What Wine Should You Drink While Eating Steak?

Thursday, April 04, 2019

When eating a nice piece of steak there is nothing better than enjoying a glass of wine with it. Nevertheless, it is important to make sure you select your wine with care so that it complements the type of meat you have chosen. This article will give you all the advice you need to ensure you pick the right wine you are eating steak and we will also give you some tips regarding lamb and ribs as well.

What wine should you pair with a rib-eye steak?

When it comes to rib-eye steak you should be looking for strong flavours of black plum and hints of pepper. Good choices to go for include Cabernet Sauvignon, Shiraz and Tempranillo. The latter has beautiful hints of vanilla whilst Cabernet Sauvignon is ideal for those who like dry red wine. If you are new to red wine Shiraz is the best option to go for because it has your typical mix of plum, blackberry and pepper.

What wine should you pair with a sirloin steak?

If you are planning on enjoying a sirloin steak you should look for a rich red wine. Those with a spiciness work beautifully. The standard option to go for would be Merlot. This always works well. Or, why not try Zinfandel? This is a spicy red wine boasting flavours of blackberry and blueberry. It’s delicious.

What wine should you pair with a T-bone steak?

As well as complementing sirloin steak beautifully, Merlot also goes really well with a T-bone steak. Nevertheless, if you are looking for something different why not try buy Bordeaux blends online or try Rioja? This is scrumptious. It is a jammy red wine containing an evident spice and lots of forest fruit flavours.

If you are someone who prefers eating lamb when you are at a restaurant, then there are some fantastic wine options available to you. Red wine is the best route to go down again. If you are planning on eating roast lamb you should try either Aglianico or Malbec. They both boast the ripe and juice flavours that work so well with the meat. If grilled lamb is more your sort of thing then try Pinot Noir or Chinon.

Finally, what wine should you have when ordering barbecue ribs at a restaurant? This all depends on whether you are planning on eating dry ribs or those that are lathered in a sauce. If you are going to go for the former you should try Cabernet Sauvignon, whilst Jelu Reserva works really well if you are having ribs in a sauce.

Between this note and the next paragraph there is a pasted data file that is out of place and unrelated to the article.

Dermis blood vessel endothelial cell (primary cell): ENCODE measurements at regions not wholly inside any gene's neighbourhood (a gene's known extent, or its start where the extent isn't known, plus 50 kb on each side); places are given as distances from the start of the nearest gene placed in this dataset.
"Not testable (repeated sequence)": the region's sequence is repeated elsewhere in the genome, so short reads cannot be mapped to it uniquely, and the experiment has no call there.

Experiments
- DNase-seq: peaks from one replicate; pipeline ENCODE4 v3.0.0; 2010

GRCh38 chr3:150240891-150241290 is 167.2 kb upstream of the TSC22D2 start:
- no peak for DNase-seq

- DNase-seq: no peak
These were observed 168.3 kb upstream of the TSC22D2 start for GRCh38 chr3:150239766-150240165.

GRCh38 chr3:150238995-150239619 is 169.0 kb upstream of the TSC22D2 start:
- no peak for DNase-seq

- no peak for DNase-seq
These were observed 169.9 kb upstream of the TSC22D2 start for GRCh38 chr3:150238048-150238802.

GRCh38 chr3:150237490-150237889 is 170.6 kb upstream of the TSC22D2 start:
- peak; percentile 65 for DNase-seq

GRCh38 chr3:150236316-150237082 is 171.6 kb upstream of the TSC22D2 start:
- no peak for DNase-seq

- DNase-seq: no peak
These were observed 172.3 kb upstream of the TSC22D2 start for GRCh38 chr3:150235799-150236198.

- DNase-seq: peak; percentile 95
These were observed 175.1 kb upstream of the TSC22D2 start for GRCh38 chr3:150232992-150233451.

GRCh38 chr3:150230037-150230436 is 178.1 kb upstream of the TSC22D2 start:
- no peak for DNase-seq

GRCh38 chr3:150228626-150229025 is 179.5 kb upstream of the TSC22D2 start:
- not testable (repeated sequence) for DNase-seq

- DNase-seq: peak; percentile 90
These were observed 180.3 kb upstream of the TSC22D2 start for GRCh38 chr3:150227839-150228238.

Hopefully, you now have all the information you need on how to select a good wine to go with your steak. But, you need the best steak too! Have you heard about dry-aged steak? Dry aged beef is meat that has gone through the process of being prepared for consumption. This mainly incorporates the breaking down of the connective tissue. This begins with the animal having been cleaned after slaughter and then it will have been hung to dry for several weeks. It tastes much nicer! Firstly, it has the effect of evaporating the moisture from the muscle, which in turn ensures the concentration of beef taste and flavour is a lot higher. Meat will start at approximately 75 per cent water. This is reduced to roughly 70 per cent once the dry aging procedure has occurred. Five per cent does not exactly sound like much. However, when you actually taste the difference you will see that it is massive. The major difference is the fact that the meat tastes so much more juicer.

Secondly, it helps the beef to become a lot tenderer because the natural enzymes of the meat break down the connective tissue. Therefore, all in all, you are going to benefit from a much nicer quality of meat. Essentially, when you create the conditions mentioned via dry aging the beef you allow the enzymes to do their business. They start to break down all of the meats glycogens, fats and proteins. As a result, they turn into fat acids, amino acids and sugars. Glutamate is actually the most important and flavoursome amino acid that is generated. As a result, you end up with a much better complexity of flavour. The perfect blend of savouriness, sweetness and even bitterness.

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